Not to be outdone by legislators in Colorado, Washington state officials are considering setting a legal limit for the amount of THC (the magical, active ingredient in marijuana) in a driver's blood.
Among the 15 states that sanction medical marijuana, Nevada and Ohio have two-nanogram limits for THC. Pennsylvania has a five-nanogram "guideline," but not a limit. Twelve states have a zero-tolerance policy for driving under the influence of any illicit drug, including reefer.
As it stands now, Washington is one of the remaining states that operate in a legal gray area when it comes to driving while high. According to Julie Startup, spokeswoman for the Washington State Patrol, if a trooper suspects somebody is driving impaired, they will request a blood sample for toxicology analysis. But while the presence of THC can be used as evidence, it is not necessarily a definitive way to prove in court that a person was too high to drive.
"It's like any other DUI regardless of whether it's marijuana or prescription medication," Startup says. "It's based upon impairment . . . we just look for signs of impairment, and if they're showing that in the trooper's estimation, they'll be placed under arrest."
Rep. Roger Goodman, a Democrat from Kirkland, introduced HB 1648 earlier this year. The bill amends Washington's current DUI law to include a legal limit of eight nanograms of THC per milliliter of blood.
Even though it's higher (no pun intended) than Colorado's proposed limit, the eight-nanogram figure is sparking debate about whether it's an accurate way to gauge whether someone is too high to drive.
Seattle DUI lawyer George Bianchi, the Dean of the National College of DUI Defense Attorneys, points to several toxicology studies that were inconclusive when it came to determining impairment based on THC blood levels. Specifically, he cites a paper by revered toxicologist Dr. Barry Logan which concludes that, although smoking marijuana definitely impairs drivers, "the passage of time between driving or involvement in a crash limits our ability to get an accurate measurement of the THC concentration at the time of driving."
In 2005, a group of 11 international scientists published a comprehensive study on the effects of THC on driving ability. They concluded that drivers do not pose a crash risk until they reach between 10-20 nanograms of THC per milliliter. They also determined that 18-20 nanograms is the equivalent of a blood-alcohol content (BAC) of .08, the current legal limit in most U.S. states.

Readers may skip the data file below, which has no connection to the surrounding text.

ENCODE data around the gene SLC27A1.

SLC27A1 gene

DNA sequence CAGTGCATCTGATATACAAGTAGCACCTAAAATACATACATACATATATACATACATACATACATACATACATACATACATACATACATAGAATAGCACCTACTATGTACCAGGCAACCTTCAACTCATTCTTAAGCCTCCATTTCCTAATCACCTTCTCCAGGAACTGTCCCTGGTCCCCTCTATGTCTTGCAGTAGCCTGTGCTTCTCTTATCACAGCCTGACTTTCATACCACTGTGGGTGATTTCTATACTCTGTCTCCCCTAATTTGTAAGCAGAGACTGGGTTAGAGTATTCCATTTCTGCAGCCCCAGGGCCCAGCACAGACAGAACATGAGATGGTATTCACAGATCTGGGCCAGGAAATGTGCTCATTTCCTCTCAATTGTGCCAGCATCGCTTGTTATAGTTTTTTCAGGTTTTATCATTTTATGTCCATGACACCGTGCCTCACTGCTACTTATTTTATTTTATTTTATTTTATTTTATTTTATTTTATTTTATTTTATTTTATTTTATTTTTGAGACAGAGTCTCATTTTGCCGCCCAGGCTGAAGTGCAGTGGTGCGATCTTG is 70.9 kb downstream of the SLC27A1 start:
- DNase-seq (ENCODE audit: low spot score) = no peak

As it stands now, Bianchi says, it is difficult for prosecutors to prove someone was driving under the influence based on THC blood levels alone. However, police frequently arrest people -- about half of his clients, he says -- on suspicion of toking and driving.
"If a person is falling down and driving all over the road, that's way different than if someone is speeding and they end up drawing their blood and try base the case strictly on blood level," Bianchi says. "You have to look to the facts of the case. But I've seen several cases where [police] smelled marijuana--maybe a person had a toke earlier that night--and the next thing you know they're drawing blood."
Bianchi, however, says he supports the law because eight nanograms is a "reasonable" standard and would prevent prosecutors from introducing levels of carboxy-THC (a metabolite, which does not make a person high) as evidence of DUI. His opinion contrasts with that of Diego Vargas, another local DUI defense attorney, who is firmly against Goodman's proposed law.
"There are just too many things to consider to set a specific number," Vargas says. "Pattern of use, for example, marijuana and THC, like any other drug, people build up a tolerance and not everyone is affected the same way . . . and I'm arguing against my own financial best interest by saying don't change this law. Defense attorneys will be busier than crazy if this gets passed, but I don't support it. It's just wrong."
HB 1648 was introduced on January 28, with the support of 21 co-sponsors. It was sent to to the Judiciary Committee, where it awaits a hearing.
Here's a PDF of the 2005 study THC and driving ability, courtesy of Bianchi. It's worth noting that the scientists concluded that waiting three hours after a "strong social dose" was enough "to reduce a driver's impairment to that comparable to a BAC of less than 0.03%.":